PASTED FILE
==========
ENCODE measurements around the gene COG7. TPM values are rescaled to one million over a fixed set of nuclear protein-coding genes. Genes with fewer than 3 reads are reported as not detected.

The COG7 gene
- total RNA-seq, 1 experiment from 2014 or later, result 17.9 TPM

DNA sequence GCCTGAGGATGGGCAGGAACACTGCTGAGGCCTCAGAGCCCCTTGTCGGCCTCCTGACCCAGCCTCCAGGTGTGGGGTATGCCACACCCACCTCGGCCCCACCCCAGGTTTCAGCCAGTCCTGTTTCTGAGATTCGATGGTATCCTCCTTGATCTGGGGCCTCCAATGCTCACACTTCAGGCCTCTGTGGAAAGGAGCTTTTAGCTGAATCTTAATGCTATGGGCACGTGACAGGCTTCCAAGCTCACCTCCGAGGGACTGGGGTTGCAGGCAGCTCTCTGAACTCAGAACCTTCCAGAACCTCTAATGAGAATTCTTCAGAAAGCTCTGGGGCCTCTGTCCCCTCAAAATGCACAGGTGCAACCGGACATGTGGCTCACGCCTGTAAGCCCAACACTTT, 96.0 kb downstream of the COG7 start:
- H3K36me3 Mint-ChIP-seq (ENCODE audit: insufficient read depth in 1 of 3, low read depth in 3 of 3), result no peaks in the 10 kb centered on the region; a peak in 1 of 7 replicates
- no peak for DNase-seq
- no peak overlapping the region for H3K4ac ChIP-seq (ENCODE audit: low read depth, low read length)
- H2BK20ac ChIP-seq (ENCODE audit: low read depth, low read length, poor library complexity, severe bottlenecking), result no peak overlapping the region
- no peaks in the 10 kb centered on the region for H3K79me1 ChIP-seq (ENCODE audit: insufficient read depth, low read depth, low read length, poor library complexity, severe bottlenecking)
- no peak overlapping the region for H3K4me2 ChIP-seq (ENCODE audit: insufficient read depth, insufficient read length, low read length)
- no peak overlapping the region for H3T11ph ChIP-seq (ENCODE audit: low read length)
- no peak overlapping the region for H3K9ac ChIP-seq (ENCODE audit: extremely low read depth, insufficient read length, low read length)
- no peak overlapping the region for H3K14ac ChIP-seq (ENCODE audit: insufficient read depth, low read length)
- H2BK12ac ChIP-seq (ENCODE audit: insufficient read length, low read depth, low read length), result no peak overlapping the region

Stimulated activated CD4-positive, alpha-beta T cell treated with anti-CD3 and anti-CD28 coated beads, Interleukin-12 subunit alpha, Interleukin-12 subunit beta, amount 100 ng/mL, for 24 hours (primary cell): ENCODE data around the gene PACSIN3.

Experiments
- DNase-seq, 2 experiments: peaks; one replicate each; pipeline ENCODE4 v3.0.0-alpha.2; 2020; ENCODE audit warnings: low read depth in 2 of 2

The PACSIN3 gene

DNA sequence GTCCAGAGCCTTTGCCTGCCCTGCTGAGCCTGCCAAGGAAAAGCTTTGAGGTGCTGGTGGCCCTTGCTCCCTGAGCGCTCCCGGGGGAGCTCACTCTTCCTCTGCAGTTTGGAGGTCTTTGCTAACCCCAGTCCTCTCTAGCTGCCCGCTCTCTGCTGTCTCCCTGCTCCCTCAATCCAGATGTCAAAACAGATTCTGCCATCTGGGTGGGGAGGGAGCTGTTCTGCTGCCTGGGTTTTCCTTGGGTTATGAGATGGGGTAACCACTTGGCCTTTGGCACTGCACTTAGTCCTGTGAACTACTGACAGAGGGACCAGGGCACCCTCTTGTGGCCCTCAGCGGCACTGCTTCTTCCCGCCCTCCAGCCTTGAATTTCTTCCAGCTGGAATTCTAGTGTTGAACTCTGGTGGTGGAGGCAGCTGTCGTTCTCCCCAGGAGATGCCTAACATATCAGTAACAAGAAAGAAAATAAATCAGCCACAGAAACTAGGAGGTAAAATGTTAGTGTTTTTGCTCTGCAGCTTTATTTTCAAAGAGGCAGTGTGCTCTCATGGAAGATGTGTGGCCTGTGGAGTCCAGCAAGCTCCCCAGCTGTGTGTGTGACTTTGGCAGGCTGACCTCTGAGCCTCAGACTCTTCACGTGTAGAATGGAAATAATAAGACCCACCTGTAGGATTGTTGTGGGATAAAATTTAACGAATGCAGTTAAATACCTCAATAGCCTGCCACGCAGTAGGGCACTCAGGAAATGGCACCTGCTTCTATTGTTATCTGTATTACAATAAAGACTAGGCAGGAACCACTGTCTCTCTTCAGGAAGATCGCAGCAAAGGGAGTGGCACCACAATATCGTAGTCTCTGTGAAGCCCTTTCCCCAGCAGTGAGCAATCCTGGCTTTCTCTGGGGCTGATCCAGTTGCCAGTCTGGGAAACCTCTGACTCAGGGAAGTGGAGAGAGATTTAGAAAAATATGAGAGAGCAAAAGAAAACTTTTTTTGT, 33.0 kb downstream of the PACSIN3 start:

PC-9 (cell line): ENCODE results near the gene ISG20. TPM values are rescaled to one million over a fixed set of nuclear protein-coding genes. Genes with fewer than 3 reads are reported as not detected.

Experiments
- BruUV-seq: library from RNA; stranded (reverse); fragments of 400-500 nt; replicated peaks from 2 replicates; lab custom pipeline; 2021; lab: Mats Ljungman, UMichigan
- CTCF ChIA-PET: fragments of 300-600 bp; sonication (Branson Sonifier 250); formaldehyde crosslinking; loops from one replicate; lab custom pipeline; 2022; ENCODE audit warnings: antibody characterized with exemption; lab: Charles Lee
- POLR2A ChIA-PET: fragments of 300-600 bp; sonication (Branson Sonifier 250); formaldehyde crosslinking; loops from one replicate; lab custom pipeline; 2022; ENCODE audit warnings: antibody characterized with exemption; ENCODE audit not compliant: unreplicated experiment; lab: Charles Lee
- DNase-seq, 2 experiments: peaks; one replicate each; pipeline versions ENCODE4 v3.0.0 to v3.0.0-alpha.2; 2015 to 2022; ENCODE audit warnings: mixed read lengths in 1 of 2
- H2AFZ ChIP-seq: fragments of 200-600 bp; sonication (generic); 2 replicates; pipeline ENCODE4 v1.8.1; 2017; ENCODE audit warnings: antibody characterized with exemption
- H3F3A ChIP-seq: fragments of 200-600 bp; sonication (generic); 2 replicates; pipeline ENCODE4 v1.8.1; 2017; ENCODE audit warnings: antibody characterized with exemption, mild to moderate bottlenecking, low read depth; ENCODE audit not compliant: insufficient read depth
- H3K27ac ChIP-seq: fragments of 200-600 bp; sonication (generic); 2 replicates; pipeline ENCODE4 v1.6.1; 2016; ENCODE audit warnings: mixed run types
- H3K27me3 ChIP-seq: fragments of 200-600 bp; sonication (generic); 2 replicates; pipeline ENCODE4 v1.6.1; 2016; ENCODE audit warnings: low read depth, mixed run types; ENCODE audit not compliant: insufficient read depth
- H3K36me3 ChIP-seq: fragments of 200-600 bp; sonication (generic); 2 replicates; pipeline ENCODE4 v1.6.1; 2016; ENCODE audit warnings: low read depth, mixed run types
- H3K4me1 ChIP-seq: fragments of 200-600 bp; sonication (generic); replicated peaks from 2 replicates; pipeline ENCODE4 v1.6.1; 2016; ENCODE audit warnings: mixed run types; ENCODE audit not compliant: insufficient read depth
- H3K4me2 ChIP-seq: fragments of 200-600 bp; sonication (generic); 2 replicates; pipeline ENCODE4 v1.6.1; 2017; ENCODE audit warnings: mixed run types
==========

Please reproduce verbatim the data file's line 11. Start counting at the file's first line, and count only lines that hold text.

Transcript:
- no peak overlapping the region for H3T11ph ChIP-seq (ENCODE audit: low read length)